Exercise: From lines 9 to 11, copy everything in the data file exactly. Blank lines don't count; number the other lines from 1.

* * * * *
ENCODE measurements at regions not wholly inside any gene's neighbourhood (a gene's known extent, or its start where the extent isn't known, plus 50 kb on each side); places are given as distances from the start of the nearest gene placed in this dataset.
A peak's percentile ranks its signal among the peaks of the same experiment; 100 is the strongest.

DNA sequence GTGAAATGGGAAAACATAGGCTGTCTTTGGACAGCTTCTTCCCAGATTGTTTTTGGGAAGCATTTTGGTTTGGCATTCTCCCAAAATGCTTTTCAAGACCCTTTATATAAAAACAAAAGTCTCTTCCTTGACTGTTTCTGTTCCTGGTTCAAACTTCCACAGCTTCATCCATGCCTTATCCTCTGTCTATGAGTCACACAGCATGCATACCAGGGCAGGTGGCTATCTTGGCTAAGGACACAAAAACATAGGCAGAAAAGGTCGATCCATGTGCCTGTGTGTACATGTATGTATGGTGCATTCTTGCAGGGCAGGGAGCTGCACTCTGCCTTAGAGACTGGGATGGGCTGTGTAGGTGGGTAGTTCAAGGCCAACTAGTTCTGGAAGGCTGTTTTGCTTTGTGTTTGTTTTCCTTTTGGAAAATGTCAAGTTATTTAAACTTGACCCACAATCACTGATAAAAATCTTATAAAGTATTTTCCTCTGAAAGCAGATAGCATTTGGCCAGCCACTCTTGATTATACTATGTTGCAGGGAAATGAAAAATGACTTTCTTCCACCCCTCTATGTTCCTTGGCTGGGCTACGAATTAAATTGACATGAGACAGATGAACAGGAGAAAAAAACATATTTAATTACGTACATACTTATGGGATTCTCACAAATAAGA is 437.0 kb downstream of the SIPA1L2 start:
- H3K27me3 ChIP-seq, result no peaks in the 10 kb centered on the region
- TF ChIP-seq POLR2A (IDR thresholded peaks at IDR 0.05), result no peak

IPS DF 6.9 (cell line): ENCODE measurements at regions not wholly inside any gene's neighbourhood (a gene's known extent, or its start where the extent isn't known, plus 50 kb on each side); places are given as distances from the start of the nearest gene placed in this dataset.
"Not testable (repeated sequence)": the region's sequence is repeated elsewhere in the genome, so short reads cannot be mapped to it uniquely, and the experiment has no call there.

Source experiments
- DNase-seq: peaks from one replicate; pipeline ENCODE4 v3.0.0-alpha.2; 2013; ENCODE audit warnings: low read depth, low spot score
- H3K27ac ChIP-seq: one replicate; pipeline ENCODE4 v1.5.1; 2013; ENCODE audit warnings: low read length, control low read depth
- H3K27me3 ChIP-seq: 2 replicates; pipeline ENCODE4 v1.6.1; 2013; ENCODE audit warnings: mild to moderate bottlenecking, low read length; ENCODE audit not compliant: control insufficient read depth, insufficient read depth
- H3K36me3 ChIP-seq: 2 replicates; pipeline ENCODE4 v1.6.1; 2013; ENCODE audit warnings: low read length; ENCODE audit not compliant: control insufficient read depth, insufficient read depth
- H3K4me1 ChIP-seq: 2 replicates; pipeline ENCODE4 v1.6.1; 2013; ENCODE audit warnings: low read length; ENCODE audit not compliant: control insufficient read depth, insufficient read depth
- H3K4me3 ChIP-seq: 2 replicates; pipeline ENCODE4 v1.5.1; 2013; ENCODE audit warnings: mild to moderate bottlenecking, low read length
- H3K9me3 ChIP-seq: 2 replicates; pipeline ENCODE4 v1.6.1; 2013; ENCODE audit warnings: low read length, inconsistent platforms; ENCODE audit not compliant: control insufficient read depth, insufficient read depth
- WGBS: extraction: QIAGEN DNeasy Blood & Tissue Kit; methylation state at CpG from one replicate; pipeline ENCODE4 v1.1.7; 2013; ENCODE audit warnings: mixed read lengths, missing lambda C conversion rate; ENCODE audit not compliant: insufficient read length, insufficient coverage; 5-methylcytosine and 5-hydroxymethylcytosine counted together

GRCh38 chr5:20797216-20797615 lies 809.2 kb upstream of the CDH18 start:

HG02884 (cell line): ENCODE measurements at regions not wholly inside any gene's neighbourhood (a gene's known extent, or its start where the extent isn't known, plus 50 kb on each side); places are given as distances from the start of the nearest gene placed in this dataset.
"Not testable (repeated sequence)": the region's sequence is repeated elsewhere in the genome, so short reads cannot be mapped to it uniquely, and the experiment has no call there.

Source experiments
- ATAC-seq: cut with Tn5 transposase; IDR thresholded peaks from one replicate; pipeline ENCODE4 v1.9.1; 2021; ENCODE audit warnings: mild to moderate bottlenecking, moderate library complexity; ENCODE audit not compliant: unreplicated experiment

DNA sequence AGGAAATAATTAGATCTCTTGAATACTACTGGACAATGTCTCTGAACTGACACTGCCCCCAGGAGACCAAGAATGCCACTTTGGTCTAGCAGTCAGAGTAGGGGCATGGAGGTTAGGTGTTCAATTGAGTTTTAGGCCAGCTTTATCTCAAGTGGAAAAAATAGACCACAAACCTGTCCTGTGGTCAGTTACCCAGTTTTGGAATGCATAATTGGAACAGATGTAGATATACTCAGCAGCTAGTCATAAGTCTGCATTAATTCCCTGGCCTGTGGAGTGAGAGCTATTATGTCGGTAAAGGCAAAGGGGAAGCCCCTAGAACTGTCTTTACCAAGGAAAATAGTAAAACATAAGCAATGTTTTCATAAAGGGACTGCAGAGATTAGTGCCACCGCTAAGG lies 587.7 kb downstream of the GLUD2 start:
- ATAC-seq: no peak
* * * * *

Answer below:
- DNase-seq: peaks from one replicate; pipeline ENCODE4 v3.0.0-alpha.2; 2013; ENCODE audit warnings: low read depth, low spot score
- H3K27ac ChIP-seq: one replicate; pipeline ENCODE4 v1.5.1; 2013; ENCODE audit warnings: low read length, control low read depth
- H3K27me3 ChIP-seq: 2 replicates; pipeline ENCODE4 v1.6.1; 2013; ENCODE audit warnings: mild to moderate bottlenecking, low read length; ENCODE audit not compliant: control insufficient read depth, insufficient read depth